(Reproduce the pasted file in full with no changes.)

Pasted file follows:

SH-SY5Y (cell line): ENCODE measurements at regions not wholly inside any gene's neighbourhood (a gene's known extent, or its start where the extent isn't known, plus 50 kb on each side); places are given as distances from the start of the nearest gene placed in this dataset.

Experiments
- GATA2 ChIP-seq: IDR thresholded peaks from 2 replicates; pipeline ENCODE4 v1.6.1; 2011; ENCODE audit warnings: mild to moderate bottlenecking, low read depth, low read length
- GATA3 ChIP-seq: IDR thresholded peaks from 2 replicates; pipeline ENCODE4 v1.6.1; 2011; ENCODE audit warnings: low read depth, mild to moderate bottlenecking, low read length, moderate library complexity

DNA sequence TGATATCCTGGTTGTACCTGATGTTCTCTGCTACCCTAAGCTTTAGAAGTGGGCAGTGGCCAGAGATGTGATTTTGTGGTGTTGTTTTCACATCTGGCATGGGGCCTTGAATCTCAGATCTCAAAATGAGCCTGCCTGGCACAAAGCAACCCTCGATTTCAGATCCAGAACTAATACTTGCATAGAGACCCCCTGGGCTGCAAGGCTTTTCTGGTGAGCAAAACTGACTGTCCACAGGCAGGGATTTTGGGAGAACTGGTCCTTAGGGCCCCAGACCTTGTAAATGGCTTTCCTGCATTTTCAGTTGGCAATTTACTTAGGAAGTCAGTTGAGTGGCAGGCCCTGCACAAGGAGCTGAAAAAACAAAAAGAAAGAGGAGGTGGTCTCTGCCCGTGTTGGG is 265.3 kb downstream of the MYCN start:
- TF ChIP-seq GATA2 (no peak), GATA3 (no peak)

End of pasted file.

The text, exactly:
SH-SY5Y (cell line): ENCODE measurements at regions not wholly inside any gene's neighbourhood (a gene's known extent, or its start where the extent isn't known, plus 50 kb on each side); places are given as distances from the start of the nearest gene placed in this dataset.

Experiments
- GATA2 ChIP-seq: IDR thresholded peaks from 2 replicates; pipeline ENCODE4 v1.6.1; 2011; ENCODE audit warnings: mild to moderate bottlenecking, low read depth, low read length
- GATA3 ChIP-seq: IDR thresholded peaks from 2 replicates; pipeline ENCODE4 v1.6.1; 2011; ENCODE audit warnings: low read depth, mild to moderate bottlenecking, low read length, moderate library complexity

DNA sequence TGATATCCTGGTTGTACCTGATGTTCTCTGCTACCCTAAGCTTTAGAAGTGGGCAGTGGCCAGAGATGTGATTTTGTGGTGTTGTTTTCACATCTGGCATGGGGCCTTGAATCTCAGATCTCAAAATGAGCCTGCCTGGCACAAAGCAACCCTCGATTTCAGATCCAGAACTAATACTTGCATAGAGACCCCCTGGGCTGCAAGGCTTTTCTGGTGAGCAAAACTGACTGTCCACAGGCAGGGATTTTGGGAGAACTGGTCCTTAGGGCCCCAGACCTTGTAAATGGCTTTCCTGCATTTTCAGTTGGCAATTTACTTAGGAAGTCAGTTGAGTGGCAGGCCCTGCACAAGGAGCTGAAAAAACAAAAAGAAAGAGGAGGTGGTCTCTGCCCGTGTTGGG is 265.3 kb downstream of the MYCN start:
- TF ChIP-seq GATA2 (no peak), GATA3 (no peak)